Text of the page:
Wendy: Especially the women in prison film, I don’t think anybody was talking about whether or not women should be in prison for killing an abusive spouse in the 1980s no one was covering that. And Down and Out in America is also unfortunately still relevant but also shows how devastating politics was in the 1980s while we tend to misremember it as being some golden era in America, right? Well compared to what we’re living in now…

Lee: Well, I don’t know whether you were able to get hold of my Texas film?

Wendy: I don’t think so.

Jo: No…

Lee: HBO was sued so it was only shown once.

Jo: Oh, about the children being taken away from their mothers…?

Lee: It was judges in Texas who took children away from the mothers and gave them to the fathers who were suspected of abusing them.

Jo: Oh my God! Wow.

Lee: Yeah.

Jo: You were sued for that?

Lee: HBO got sued, and that show was only on one time.

Wendy: I wonder if it’s in any college libraries someplace still?

Lee: I have it! So at some point I can lend it to you to make a copy of and you can use it.

Wendy: Oh that would be wonderful.

Lee: But also if and when this documentary thing happens in October and my films are shown.

Jo: Yes, the retrospective!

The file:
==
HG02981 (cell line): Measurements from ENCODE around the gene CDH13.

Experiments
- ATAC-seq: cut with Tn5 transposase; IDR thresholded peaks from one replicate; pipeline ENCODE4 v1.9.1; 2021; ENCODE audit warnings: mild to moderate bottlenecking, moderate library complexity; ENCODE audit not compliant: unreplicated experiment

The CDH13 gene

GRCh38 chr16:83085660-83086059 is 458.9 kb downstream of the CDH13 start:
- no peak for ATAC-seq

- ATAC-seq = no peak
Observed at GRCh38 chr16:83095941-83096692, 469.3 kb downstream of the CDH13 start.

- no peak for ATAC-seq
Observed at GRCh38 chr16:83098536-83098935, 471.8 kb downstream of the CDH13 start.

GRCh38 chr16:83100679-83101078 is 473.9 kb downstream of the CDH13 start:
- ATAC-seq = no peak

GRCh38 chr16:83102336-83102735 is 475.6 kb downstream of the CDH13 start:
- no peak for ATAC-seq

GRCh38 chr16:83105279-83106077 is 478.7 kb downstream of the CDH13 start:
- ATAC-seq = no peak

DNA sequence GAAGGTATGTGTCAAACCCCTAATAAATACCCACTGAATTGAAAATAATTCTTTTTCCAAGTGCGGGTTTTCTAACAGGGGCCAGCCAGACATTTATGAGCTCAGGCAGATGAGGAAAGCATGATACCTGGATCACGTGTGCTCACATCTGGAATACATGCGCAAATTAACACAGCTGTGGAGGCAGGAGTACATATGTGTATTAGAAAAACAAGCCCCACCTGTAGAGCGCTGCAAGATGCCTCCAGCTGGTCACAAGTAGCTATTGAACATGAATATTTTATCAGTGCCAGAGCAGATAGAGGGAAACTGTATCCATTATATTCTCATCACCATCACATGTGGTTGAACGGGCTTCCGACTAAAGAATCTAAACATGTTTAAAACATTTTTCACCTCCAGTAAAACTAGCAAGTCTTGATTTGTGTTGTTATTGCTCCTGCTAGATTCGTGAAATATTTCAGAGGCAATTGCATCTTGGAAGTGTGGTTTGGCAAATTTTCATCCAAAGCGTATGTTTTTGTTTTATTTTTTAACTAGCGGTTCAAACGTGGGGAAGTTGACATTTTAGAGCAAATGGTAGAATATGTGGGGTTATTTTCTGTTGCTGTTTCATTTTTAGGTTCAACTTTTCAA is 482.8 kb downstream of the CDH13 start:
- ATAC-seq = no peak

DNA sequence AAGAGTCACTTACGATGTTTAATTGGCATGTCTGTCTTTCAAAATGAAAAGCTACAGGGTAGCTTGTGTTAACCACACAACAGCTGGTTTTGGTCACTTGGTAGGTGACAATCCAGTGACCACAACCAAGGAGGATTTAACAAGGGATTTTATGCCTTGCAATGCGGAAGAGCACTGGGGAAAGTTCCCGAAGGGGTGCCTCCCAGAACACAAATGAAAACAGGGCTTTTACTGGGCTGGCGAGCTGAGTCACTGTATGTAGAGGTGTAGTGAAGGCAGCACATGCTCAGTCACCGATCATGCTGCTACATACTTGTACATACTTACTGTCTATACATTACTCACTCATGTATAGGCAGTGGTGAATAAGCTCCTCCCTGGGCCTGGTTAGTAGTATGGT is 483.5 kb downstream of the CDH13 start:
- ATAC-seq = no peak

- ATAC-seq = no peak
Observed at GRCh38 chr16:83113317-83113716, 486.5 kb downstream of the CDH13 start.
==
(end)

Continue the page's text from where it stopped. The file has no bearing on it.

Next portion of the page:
Lee: Yes, I can’t wait for the documentaries to be shown.

Wendy: And I have so many sociologist friends in and around NYC who would totally be there for it. We’re all big fans of well-made interesting documentaries.

Jo: And we’ll be there.

Wendy: Yes, I love to nerd-out on documentaries. Jo watches her classic films and I’m watching like 13th on Netflix…

Jo: Yes, she’s watching her serious and depressing documentaries. I mean, I’m just so dark because of what’s going on in the world in politics, because it’s like a Stanley Kubrick nightmare that you imagine would never happen in real life.

Lee: Yes, it’s so disturbing, this nightmare. It’s like having Roy Cohn as president, you know, because…

Jo: It’s dystopian…

Lee: Yes, and there aren’t words and there’s just no way to describe it… This is a nightmare.

Jo: And there’s a collective depression and angst that people are feeling in their lives.

Lee: And there is. It is.

Jo: And that’s what’s tragic and it’s America’s Id so then you’ve got the people that support him…

Wendy: I like to focus on—because I study social movements and activism—I like to focus on the activism.

Jo: Yes, she’s the glass half full person.

Wendy: Yes, I focus on the people making the change. That’s what my research is about and that’s what I try to teach my students to raise some hell. And voting. Because otherwise I’d just lose my mind.

Lee: Yes, all of us. I mean living within this screenplay, being a character within a screenplay that we loath and detest and want to get out of. And are trapped in.

Jo: Yes, exactly. That’s scary. Thanks for scaring us, Lee! [laughs]

Lee: [laughs] But it really has an effect.

Jo and Wendy: Yes, it does.